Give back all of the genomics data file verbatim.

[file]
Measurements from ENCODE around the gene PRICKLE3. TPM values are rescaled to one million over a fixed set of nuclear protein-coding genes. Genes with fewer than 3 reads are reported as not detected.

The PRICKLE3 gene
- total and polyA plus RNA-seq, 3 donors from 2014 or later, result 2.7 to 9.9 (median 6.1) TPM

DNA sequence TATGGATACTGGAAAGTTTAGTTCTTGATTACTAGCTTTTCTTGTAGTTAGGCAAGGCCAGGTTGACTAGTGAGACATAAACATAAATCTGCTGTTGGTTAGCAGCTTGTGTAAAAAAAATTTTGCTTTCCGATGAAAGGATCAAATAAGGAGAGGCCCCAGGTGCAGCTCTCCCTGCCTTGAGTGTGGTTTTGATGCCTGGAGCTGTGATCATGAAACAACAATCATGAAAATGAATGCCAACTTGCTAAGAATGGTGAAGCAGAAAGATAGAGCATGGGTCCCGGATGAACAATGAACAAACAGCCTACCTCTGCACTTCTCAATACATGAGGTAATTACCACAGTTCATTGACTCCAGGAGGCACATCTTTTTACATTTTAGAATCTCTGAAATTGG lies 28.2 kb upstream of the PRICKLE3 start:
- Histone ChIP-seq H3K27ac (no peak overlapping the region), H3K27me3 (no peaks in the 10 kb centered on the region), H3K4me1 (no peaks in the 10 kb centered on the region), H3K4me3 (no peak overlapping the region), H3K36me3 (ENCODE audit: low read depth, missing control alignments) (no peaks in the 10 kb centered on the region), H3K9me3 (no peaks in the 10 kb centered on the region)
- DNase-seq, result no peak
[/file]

Measurements from ENCODE around the gene PRICKLE3. TPM values are rescaled to one million over a fixed set of nuclear protein-coding genes. Genes with fewer than 3 reads are reported as not detected.

The PRICKLE3 gene
- total and polyA plus RNA-seq, 3 donors from 2014 or later, result 2.7 to 9.9 (median 6.1) TPM

DNA sequence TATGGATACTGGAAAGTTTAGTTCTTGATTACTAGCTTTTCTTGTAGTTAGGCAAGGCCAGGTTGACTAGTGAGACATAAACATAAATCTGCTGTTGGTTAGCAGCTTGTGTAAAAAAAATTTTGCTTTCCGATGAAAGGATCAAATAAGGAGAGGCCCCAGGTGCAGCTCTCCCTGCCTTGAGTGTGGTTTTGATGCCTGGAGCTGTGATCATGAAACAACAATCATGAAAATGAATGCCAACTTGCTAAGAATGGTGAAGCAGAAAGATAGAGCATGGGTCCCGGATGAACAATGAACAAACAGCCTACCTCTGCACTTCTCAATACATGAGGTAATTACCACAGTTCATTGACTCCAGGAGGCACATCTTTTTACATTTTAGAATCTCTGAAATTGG lies 28.2 kb upstream of the PRICKLE3 start:
- Histone ChIP-seq H3K27ac (no peak overlapping the region), H3K27me3 (no peaks in the 10 kb centered on the region), H3K4me1 (no peaks in the 10 kb centered on the region), H3K4me3 (no peak overlapping the region), H3K36me3 (ENCODE audit: low read depth, missing control alignments) (no peaks in the 10 kb centered on the region), H3K9me3 (no peaks in the 10 kb centered on the region)
- DNase-seq, result no peak